Thomas Glave & David Hernandez
Tuesday, September 17, 2013
Prose & Poetry Reading
7 p.m. Bucknell Hall
Thomas Glave is the author of Whose Song? and Other Stories; Words to Our Now: Imagination and Dissent (Lambda Literary Award, 2005); The Torturer's Wife (Dayton Literary Peace Prize finalist and Lambda Literary Award finalist, 2008); and Among the Bloodpeople: Politics and Flesh (2013). He is editor of the anthology Our Caribbean: A Gathering of Lesbian and Gay Writing from the Antilles (Lambda Literary Award, 2008). His most recent work has appeared in The New York Times, The Kenyon Review, Callaloo, and in the 2012 anthologies Kingston Noir and Love, Christopher Street, among others. Glave has been the Martin Luther King, Jr. Visiting Professor at MIT, and a Visiting Fellow at Clare Hall, University of Cambridge.
Photo Credit: Oslo Freedom Forum
David Hernandez was the recipient of a 2011 NEA Literature Fellowship in Poetry. His recent collection, Hoodwinked, won the Kathryn A. Morton Prize and is now available from Sarabande Books. His other collections include Always Danger (SIU Press, 2006), winner of the Crab Orchard Series in Poetry, and A House Waiting for Music (Tupelo Press, 2003). His poems have appeared in FIELD, Ploughshares, The Threepenny Review, The Missouri Review, TriQuarterly, The Southern Review, and Poetry Daily. He is also the author of two young adults novels, No More Us for You and Suckerpunch, both published by HarperCollins. David teaches at the University of California, Irvine, and at California State University, Long Beach. He is currently the Writer-in-Residence at California State University, Fullerton.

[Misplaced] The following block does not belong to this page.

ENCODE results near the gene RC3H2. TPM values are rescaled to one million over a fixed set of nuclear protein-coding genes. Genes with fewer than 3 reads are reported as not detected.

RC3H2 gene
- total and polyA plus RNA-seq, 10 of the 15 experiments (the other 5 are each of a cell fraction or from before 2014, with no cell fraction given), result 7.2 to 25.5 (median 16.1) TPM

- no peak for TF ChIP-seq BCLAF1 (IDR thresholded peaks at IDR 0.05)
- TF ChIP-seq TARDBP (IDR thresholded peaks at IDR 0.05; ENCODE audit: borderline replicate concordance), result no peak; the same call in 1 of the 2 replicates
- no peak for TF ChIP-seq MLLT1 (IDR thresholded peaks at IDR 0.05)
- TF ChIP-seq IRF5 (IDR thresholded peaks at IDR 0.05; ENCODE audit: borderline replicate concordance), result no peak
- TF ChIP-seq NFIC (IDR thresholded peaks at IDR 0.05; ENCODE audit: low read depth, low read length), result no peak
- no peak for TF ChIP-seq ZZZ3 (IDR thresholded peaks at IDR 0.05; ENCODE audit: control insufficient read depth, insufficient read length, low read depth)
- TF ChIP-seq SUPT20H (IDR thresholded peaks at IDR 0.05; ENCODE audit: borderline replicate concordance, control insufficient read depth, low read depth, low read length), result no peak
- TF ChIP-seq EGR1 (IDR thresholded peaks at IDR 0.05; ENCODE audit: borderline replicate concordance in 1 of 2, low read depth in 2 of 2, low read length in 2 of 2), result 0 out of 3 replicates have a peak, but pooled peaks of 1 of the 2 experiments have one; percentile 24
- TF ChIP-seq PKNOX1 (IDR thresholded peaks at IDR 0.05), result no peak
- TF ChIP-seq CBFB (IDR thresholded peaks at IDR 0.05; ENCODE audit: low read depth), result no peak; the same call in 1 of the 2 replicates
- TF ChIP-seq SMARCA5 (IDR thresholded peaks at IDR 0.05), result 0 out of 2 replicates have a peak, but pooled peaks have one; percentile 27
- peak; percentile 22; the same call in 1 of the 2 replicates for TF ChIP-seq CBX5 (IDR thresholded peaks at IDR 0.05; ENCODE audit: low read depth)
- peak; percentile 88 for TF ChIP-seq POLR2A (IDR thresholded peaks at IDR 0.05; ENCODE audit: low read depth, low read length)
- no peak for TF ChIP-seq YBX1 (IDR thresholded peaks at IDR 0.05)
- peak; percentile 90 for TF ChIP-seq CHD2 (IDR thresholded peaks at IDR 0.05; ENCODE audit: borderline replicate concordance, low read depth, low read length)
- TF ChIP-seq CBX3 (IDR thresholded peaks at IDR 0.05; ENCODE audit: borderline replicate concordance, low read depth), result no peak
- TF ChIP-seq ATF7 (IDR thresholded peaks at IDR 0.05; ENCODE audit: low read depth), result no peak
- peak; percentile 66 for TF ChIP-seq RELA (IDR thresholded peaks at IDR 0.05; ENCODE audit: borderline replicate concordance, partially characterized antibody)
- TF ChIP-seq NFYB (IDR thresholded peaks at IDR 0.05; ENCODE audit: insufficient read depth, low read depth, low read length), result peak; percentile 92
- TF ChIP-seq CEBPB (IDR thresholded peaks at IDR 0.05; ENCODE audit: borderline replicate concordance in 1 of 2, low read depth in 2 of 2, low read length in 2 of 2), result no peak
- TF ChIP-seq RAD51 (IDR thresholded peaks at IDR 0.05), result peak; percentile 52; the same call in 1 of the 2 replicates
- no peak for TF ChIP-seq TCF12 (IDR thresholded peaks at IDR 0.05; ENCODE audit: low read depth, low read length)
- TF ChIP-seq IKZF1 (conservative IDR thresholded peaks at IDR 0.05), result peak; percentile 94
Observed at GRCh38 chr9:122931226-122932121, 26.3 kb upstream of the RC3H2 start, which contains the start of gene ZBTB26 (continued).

It hung from the eaves like a dome-light
until I knocked it down with a branch
the wind snapped from a sycamore three stories high.
The branch fell, then the nest, then the ants
bustled in and out of the frail structure:
crepe paper walls, pale gray, more air
than anything else. One westward breeze
would've sent it to my neighbor's driveway
where an ambulance rolled up a week ago. Rolled out.
Into the nest the ants came and went, demolishing
the larvae snug inside their hexagonal cells.
Imagine all the mandibles. The ceaseless scissoring.
So too the departed are taken apart and ferried elsewhere.
I washed my hands, poured a bowl of flakes, forgot
until the following day I followed the ants
spooling past the trashcans, underneath the gate,
and there below the window, in the blue
shade of the house where the nest had fallen
upside down on a patch of moss, I saw a skull
crowning through the green world.
— "Hornet's Nest," from Hoodwinked © 2011, from Sarabande Books. Used with permission of author.